Malaria is a global infectious disease that causes profound morbidity and mortality. RTS,S - currently the most advanced malaria vaccine ? is based upon the Plasmodium circumsporozoite protein (CSP) in conjunction with immunostimulatory epitopes of the Hepatitis B surface antigen and AS01 adjuvant. To date, the CSP-based vaccine offers moderate protection with a 30-50% reduction in infection rate in selected groups of individuals, in clinical trials. Strategies to identify targets that synergize with CSP, or that work independently of CSP are needed for a highly effective vaccine. Plasmodium sporozoites are transmitted by Anopheline mosquitoes. Sporozoites are deposited into the skin of a vertebrate host following a mosquito bite, and then travel within blood vessels to the liver, where they invade hepatocytes and establish infection. Our preliminary data show that antiserum against mosquito salivary gland extracts influences the ability of mosquito-borne sporozoites to optimally infect the murine host. Using an A. gambiae salivary gland cDNA yeast surface display library, we identified a protein in saliva, AgTRIO, recognized by antiserum against A. gambiae salivary gland extracts. Administration of AgTRIO-antiserum to mice decreased the ability of mosquito-borne Plasmodium berghei or Plasmodium falciparum to cause hepatic infection in the animals. These data suggest that AgTRIO-antiserum influences sporozoites during the initial stage of Plasmodium infection -- when sporozoites are deposited into the skin following mosquito bite. This proposal will examine how AgTRIO-antiserum, or AgTRIO protein, influence sporozoites in the skin, as Plasmodium moves from the extracellular tissue to a blood vessel. These studies will elucidate how a mosquito salivary protein, and antiserum directed against this protein, alters Plasmodium activity in the skin, which may facilitate to develop a synergic vaccine strategy with current available vaccine to control malaria.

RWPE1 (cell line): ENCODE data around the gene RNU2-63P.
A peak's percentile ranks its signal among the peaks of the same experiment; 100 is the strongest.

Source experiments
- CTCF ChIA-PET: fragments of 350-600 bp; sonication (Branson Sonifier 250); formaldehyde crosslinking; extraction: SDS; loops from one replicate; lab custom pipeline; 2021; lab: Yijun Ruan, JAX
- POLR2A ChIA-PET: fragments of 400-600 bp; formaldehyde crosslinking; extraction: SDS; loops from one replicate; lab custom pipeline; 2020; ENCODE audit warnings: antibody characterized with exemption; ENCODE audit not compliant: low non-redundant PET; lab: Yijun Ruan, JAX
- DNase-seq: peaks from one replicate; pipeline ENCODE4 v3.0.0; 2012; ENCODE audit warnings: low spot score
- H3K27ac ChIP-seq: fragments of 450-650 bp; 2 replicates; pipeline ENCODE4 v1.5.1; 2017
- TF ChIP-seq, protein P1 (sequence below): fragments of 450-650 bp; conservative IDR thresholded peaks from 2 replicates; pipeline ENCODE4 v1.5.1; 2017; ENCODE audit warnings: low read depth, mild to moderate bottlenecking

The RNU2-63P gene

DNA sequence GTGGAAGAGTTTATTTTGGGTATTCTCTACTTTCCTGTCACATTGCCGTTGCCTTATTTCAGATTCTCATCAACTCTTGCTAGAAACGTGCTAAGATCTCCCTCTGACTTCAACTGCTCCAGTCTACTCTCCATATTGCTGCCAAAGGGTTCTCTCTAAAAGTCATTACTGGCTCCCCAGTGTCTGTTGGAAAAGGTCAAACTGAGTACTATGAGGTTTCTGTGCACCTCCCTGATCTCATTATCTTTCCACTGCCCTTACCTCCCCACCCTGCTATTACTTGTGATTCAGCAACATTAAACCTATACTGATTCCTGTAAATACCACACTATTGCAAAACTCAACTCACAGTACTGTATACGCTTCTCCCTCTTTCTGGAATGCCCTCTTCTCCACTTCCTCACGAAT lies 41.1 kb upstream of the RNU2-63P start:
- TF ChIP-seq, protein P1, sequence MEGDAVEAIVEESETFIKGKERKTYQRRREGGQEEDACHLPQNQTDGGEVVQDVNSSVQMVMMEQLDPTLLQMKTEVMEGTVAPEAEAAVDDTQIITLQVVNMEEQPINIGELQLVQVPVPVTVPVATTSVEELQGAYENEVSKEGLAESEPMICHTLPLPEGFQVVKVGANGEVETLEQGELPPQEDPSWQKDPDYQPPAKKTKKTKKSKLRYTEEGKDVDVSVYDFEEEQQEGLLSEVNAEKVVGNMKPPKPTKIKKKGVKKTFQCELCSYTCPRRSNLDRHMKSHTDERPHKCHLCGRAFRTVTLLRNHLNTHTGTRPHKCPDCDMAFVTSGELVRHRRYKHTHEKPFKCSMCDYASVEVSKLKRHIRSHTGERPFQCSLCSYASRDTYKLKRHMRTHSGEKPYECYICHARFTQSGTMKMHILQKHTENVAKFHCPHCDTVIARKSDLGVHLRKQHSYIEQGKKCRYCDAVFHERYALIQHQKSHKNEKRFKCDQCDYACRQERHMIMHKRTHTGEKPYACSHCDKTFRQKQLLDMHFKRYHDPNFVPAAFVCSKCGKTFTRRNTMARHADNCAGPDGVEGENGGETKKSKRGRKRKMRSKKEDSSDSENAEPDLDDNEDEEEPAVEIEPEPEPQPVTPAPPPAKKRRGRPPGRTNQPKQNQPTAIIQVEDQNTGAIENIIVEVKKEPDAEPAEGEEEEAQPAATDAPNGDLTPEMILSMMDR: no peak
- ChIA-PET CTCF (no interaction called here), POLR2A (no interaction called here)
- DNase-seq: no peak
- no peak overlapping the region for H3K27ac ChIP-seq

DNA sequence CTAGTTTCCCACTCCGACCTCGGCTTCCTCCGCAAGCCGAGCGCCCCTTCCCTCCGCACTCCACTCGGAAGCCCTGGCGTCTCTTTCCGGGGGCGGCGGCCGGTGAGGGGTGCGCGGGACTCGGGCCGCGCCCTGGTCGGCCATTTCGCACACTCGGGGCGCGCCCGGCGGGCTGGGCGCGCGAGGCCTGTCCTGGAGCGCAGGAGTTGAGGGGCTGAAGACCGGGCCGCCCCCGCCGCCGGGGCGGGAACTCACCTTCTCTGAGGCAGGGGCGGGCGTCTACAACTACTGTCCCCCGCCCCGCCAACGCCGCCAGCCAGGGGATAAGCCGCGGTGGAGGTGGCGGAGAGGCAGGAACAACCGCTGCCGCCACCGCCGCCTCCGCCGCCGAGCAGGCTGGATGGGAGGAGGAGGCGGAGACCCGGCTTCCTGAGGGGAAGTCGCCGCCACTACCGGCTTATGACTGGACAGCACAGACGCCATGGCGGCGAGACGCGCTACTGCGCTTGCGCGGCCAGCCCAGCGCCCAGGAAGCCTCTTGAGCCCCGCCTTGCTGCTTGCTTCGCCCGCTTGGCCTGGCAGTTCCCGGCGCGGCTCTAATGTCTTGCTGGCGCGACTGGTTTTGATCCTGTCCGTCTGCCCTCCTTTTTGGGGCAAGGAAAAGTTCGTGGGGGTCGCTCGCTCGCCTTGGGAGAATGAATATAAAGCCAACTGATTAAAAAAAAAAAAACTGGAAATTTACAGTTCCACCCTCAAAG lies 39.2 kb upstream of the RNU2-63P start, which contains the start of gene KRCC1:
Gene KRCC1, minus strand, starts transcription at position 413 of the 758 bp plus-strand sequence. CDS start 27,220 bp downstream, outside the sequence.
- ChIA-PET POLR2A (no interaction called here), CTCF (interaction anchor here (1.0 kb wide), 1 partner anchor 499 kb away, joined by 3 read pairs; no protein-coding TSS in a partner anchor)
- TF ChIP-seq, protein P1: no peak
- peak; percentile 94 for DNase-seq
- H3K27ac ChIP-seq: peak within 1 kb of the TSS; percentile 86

Plasmodium sporozoites are transmitted by Anopheline mosquitoes following a mosquito bite. We have shown that immunization with Anophele salivary protein, AgTRIO, protects the infection P. berghei in murine malaria model. We will further determine the mechanism of AgTRIO antiserum or AgTRIO on plasmodium infection in vitro and in vivo, which will facilitate the development of potential synergic vector-base malaria vaccine.